The Armenian Church believes in apostolic succession through the apostles Bartholomew and Thaddeus. According to legend, the latter of the two apostles is said to have cured Abgar V of Edessa of leprosy with the Image of Edessa, leading to his conversion in 30 AD. Thaddaeus was then commissioned by Abgar to proselytize throughout Armenia, where he converted the king Sanatruk's daughter, who was eventually martyred alongside Thaddeus when Sanatruk later fell into apostasy. After this, Bartholomew came to Armenia, bringing a portrait of the Virgin Mary, which he placed in a nunnery he founded over a former temple of Anahit. Bartholomew then converted the sister of Sanatruk, who once again martyred a female relative and the apostle who converted her. Both apostles ordained native bishops before their execution, and some other Armenians had been ordained outside of Armenia by James the Just. Scholars including Bart Ehrman,
Han Drijvers, and
W. Bauer dismiss the conversion of Abgar V as fiction.
According to Eusebius and Tertullian, Armenian Christians were persecuted by kings Axidares, Khosrov I, and Tiridates III, the last of whom was converted to Christianity by Gregory the Illuminator. Ancient Armenia's adoption of Christianity as a state religion (the first state to do so) has been referred to by
Nina Garsoïan as "probably the most crucial step in its history." This conversion distinguished it from its Iranian and Mazdean roots and protected it from further Parthian influence. Other scholars as well have stated that the acceptance of Christianity by the Arsacid-Armenian rulers was partly in defiance of the Sassanids.
When King Tiridates III made Christianity the state religion of Armenia between 301 and 314, it was not an entirely new religion there. It had penetrated the country from at least the third century, and may have been present even earlier.
Tiridates declared Gregory to be the first Catholicos of the Armenian Church and sent him to Caesarea to be consecrated. Upon his return, Gregory tore down shrines to idols, built churches and monasteries, and ordained many priests and bishops. While meditating in the old capital city of Vagharshapat, Gregory had a vision of Christ descending to the earth and striking it with a hammer. From that spot arose a great Christian temple with a huge cross. He was convinced that God intended him to build the main Armenian church there. With the king's help he did so in accordance with his vision, renaming the city Etchmiadzin, which means "the place of the descent of the Only-Begotten".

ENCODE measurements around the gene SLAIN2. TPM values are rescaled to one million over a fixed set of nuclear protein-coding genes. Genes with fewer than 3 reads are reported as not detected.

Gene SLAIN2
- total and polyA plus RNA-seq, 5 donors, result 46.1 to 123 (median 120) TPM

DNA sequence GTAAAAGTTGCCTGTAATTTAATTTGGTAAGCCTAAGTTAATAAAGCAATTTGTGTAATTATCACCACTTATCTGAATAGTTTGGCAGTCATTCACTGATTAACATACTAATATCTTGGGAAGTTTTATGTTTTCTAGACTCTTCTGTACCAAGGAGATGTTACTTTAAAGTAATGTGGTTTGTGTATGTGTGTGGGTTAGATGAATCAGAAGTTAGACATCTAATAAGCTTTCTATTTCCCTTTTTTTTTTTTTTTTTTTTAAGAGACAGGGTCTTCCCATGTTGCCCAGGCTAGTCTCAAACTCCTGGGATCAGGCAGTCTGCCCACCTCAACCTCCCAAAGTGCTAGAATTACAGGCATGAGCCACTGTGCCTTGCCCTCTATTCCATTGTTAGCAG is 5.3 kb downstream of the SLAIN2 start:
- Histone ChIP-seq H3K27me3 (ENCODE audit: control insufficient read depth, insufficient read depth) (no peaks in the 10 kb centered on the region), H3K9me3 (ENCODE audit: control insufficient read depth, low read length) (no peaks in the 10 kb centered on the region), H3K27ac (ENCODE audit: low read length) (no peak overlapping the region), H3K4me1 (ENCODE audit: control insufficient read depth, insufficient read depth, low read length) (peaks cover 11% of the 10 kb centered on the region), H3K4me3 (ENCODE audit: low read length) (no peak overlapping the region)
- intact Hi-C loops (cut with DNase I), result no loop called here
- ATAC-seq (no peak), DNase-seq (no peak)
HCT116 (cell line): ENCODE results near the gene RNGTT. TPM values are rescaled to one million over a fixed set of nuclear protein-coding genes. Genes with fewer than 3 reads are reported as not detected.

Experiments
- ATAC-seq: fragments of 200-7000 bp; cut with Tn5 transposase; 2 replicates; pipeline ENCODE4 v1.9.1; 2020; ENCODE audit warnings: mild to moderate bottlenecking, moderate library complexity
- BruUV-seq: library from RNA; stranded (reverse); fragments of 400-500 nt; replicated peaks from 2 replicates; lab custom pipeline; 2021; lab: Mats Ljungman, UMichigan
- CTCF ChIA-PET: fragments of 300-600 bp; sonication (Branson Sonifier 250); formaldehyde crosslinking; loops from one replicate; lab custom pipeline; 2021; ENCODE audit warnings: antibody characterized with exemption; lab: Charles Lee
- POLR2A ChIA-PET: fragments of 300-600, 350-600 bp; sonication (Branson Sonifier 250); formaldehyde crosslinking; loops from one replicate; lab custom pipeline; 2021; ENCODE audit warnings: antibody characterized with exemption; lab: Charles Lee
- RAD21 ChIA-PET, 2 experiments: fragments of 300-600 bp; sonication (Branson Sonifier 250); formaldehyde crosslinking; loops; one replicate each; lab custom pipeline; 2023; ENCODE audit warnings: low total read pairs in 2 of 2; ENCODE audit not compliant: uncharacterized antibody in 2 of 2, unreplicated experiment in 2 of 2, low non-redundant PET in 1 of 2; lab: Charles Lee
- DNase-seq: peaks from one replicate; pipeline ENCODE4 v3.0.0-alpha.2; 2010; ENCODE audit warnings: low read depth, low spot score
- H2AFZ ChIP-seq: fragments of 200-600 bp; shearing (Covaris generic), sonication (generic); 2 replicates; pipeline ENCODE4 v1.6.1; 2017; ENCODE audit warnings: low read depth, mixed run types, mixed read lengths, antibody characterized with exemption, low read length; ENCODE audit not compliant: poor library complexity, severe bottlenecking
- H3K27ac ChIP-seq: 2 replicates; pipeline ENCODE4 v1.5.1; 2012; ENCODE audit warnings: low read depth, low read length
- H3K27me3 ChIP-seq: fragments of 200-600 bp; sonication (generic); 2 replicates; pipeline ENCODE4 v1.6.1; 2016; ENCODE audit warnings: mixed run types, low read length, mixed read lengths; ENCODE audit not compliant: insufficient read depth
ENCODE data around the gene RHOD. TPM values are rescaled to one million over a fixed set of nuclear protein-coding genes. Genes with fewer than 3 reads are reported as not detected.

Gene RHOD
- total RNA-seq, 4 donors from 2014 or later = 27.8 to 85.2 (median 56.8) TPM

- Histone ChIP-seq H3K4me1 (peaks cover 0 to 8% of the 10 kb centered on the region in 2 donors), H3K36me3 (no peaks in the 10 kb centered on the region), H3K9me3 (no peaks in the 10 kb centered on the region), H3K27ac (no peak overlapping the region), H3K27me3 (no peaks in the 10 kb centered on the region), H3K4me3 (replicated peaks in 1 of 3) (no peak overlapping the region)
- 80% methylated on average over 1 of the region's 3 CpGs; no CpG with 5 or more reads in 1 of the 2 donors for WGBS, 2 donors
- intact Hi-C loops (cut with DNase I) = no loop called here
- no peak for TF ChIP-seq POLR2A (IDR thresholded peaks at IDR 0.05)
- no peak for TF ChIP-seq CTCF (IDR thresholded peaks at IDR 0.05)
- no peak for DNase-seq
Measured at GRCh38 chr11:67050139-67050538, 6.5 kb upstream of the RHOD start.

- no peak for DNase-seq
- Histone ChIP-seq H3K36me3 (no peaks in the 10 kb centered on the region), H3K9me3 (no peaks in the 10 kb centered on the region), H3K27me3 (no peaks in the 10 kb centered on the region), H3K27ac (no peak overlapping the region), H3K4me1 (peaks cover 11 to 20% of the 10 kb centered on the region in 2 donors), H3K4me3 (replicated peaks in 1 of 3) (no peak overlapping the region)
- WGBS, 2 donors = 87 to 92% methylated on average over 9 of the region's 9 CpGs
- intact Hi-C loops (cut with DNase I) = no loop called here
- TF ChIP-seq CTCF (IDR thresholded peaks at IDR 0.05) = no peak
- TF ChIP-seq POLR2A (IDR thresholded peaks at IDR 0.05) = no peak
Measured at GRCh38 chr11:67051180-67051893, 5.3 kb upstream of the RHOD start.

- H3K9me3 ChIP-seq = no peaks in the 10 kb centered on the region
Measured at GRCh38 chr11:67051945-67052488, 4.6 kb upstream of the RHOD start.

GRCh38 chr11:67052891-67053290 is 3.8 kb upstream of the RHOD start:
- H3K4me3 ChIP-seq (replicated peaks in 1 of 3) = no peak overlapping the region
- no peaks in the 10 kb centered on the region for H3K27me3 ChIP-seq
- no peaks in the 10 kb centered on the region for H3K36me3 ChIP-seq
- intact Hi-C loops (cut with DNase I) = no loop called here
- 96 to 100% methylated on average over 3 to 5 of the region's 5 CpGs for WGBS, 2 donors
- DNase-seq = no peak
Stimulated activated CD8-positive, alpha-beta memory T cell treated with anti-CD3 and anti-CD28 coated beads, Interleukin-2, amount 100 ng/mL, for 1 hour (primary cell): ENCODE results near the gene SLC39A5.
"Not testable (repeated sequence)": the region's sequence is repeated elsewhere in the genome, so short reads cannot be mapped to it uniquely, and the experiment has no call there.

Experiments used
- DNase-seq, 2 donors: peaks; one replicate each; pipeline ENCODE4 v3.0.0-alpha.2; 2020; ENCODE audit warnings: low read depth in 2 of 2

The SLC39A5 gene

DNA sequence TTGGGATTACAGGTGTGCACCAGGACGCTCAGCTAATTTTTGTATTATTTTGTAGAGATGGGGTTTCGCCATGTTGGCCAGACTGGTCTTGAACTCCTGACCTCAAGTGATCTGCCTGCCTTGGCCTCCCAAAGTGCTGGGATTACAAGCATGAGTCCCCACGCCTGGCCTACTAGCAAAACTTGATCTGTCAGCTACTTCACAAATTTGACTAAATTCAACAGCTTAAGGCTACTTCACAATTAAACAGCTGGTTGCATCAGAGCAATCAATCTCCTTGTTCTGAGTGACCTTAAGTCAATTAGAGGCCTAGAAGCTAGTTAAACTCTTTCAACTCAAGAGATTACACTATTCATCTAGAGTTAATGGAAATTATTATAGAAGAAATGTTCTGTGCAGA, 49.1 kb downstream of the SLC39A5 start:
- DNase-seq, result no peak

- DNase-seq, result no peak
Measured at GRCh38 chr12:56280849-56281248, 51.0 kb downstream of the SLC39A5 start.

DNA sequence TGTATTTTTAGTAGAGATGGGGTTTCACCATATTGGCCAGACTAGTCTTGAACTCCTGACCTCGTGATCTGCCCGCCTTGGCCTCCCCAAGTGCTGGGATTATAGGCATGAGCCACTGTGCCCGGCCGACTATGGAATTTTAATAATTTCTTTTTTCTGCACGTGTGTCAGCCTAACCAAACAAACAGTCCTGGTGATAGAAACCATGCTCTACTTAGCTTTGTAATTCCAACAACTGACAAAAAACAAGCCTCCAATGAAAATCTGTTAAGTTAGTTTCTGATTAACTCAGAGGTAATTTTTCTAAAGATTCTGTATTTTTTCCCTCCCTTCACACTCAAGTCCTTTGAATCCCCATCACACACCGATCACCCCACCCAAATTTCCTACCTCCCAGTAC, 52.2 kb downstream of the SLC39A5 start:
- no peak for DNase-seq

Initially, the Armenian Church participated in the larger Christian world and its Catholicos was represented at the First Council of Nicea (325). In 353, King Papas (Pap) appointed Catholicos Husik without first sending him to Caesarea for commissioning before Rome had any plans for a universal Roman church. Its Catholicos was still represented at the First Council of Constantinople (381).
Christianity was strengthened in Armenia in the 5th century by the translation of the Bible into the Armenian language by the native theologian, monk, and scholar, Saint Mesrop Mashtots. Before the 5th century, Armenians had a spoken language, but it was not written. Thus, the Bible and Liturgy were written in Greek or Syriac rather than Armenian. The Catholicos Sahak commissioned Mesrop to create the Armenian alphabet, which he completed in 406. Subsequently, the Bible and Liturgy were translated into Armenian and written in the new script. The translation of the Bible, along with works of history, literature and philosophy, caused a flowering of Armenian literature and a broader cultural renaissance.
Although unable to attend the Council of Ephesus (431), Catholicos Isaac Parthiev sent a message agreeing with its decisions. However, non doctrinal elements in the Council of Chalcedon caused certain problems to arise.
At the First Council of Dvin in 506 the synod of the Armenian, Georgian, and Caucasian Albanian bishops were assembled during the reign of Catholicos Babken I. The participation of the Catholicoi of Georgia and Albania were set to make clear the position of the churches concerning the Council of Chalcedon. The "Book of Epistles" mentions that 20 bishops, 14 laymen, and many nakharars (rulers of Armenia) participated in the council. The involvement in the council discussion of different level of lay persons seemed to be a general rule in Armenia.
Almost a century later (609–610) the 3rd Council of Dvin was convened during the reign of Catholicos
Abraham I of Aghbatank and Prince
Smbat Bagratuni, with clergymen and laymen participating. The Georgian Church disagreed with the Armenian Church having approved the christology of Chalcedon. This council was convened to clarify the relationship between the Armenian and Georgian churches. After the Council, Catholicos Abraham wrote an encyclical letter addressed to the people, blaming Kurion and his adherents for the schism. The Council never set up canons; it only deprived Georgians from taking Communion in the Armenian Church. Despite this, the Albanian Church remained under the jurisdiction of the Armenian Church while in communion with the Georgian Church.